Gary Baise Commentaries

Trying to untangle NRCS' updated guidance on prior converted cropland?

On July 17, 2020, USDA’s NRCS, along with EPA and the Corps of Engineers (Corps), signed a Memorandum to the Field offices in your area discussing implementation of Section 404 of the Clean Water Act (CWA) and the Food Security Act of 1985 (FSA).

I have discussed in an earlier blog some of the issues related to this memorandum. The agencies state they “…strive to minimize duplication of efforts, pursuant to the CWA Section 404 program and the FSA Wetland Conservation (WC) provisions, while recognizing the inherent differences in the purpose and language of each law.”

NRCS has just notified the public of the release of its Circular 180-20-1 entitled “Highly Erodible Land and Wetland Conservation” (go here for details). This circular is a perfect example of why farmers almost always lose.

Most farmers and USDA staff are not aware of these circulars. This circular claims its purpose is “To provide updated policy and guidance for the wetland and highly erodible land conservation policy in Title 180, National Food Security Act Manual (NFSAM), 5th edition.”

Most farmers have never heard of NFSAM. It is a critical manual in terms of winning cases against NRCS on wetlands.

Two new policies

Circular 180-20-1 will become effective this week, Sept. 1, 2020. The circular will establish new policy in two areas. The first will be a new icon which will be placed on certified wetland determinations.

It is these technical determinations made by NRCS experts which cause most farmers to lose their case on prior converted cropland.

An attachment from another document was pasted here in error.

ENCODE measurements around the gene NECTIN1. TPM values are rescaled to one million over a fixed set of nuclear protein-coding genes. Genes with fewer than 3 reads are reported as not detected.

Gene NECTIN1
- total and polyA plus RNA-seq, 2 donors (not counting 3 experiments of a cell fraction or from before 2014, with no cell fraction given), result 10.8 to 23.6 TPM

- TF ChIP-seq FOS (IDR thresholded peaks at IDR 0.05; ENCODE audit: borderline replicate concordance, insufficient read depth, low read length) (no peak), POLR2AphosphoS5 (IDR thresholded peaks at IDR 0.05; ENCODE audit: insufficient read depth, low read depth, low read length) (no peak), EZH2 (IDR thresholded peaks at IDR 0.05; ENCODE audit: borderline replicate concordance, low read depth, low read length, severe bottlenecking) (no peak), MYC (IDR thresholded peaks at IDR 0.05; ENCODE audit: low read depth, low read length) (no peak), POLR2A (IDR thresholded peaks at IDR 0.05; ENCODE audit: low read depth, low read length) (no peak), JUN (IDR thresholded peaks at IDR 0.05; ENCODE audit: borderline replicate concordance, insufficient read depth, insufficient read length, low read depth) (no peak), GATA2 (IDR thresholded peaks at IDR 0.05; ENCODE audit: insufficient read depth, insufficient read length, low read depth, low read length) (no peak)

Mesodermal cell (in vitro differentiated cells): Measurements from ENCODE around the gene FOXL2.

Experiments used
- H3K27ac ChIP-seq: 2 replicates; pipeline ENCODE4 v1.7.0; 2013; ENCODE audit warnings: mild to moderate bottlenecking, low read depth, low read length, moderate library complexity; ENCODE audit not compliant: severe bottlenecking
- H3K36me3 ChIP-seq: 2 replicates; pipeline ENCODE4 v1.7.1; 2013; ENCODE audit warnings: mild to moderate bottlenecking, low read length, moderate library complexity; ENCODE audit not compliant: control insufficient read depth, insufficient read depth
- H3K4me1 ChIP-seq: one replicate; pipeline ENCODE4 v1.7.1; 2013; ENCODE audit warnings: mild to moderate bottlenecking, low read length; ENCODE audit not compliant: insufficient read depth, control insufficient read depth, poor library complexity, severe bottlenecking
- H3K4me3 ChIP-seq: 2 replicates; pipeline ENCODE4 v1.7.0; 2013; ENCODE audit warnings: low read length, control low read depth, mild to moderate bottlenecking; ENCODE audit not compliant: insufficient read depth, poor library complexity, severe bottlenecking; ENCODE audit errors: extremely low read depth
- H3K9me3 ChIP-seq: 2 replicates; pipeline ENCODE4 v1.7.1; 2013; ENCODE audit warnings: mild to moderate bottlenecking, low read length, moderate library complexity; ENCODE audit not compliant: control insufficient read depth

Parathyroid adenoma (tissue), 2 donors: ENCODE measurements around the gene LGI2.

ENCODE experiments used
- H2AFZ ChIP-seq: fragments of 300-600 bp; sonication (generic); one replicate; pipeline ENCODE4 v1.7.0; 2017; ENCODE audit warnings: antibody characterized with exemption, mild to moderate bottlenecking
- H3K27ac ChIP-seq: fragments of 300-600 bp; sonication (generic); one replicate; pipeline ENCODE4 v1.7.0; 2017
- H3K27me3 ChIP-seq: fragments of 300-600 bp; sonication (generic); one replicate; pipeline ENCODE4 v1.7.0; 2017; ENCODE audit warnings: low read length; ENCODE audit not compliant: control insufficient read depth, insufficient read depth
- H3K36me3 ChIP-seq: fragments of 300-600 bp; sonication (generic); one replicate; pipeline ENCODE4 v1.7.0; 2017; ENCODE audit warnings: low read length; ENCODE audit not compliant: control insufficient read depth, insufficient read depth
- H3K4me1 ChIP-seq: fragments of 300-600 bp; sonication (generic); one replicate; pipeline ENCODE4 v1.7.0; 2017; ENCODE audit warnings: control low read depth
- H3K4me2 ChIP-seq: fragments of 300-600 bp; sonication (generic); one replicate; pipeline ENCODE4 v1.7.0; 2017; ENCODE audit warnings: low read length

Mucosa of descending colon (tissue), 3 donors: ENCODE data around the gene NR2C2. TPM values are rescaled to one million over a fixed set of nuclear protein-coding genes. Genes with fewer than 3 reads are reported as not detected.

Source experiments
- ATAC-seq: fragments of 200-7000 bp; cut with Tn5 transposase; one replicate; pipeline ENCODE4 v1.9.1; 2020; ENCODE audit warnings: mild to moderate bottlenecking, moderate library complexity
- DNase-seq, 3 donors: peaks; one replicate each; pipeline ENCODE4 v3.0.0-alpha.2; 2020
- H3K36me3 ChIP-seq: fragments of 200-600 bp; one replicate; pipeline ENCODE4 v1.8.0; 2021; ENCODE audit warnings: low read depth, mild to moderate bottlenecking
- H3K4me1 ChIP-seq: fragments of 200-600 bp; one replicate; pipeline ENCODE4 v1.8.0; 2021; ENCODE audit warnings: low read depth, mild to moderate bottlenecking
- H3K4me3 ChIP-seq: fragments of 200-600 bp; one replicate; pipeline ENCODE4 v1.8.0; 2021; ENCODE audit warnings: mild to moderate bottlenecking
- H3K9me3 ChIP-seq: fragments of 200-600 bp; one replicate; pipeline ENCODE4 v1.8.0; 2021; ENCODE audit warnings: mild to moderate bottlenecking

The technical determination must always be challenged by the farmer as to whether his/her land has the three wetland characteristics.

The second revised policy that Circular 180-20-1 clarifies is when NRCS provides Clean Water Act -related technical assistance to USDA clients such as the Farm Service Agency.

This circular states, “NRCS may also provide technical assistance on prior converted cropland abandonment determinations which may affect CWA exclusion applicability.”

Look for the green triangle

The five-page circular, which most farmers will never see or know about, provides guidance regarding wetland conservation maps which will now utilize a small green triangle as a cautionary icon. This small green icon will be placed approximately every half mile of a water feature to aid the farmer.

This green icon will identify cropland areas potentially subject to CWA jurisdiction. The green icon will be an early identifier of potential jurisdictional waters on your property.

This policy, of course, may subject you to another NRCS form entitled CPA-026. This form, which you also probably have never heard of, is to provide caution that the area on your prior converted cropland may be within the jurisdiction of the CWA and the Food Security Act.

Bureaucratic requirements

The second part of the circular discusses how NRCS may provide CWA technical assistance to other USDA clients. Bureaucratic requirements are numerous when NRCS is invited to a joint field visit with the Corps and EPA. The invitation must be in writing, and the USDA participant must sign a document waiving the protection of any private information.

In language only the bureaucrats love and understand, it is stated “In some cases, it may be helpful to a USDA client to share information NRCS gathered during a previously conducted…site visit for FSA purposes with the USACE or EPA”.

The circular never mentions any of the requirements for making a wetland technical determination. This is an incredibly difficult set of requirements which technical staff have difficulty completing. But of course, the farmer is never told how difficult the technical determination can be.

There are massive documents issued by the Corps and EPA on how to make a technical wetland determination. These technical determinations made by one or two highly educated “experts” have the potential of ruining your farm field or farming operation.

If you have a prior converted wetland issue, you may wish to read Circular 180-20-1.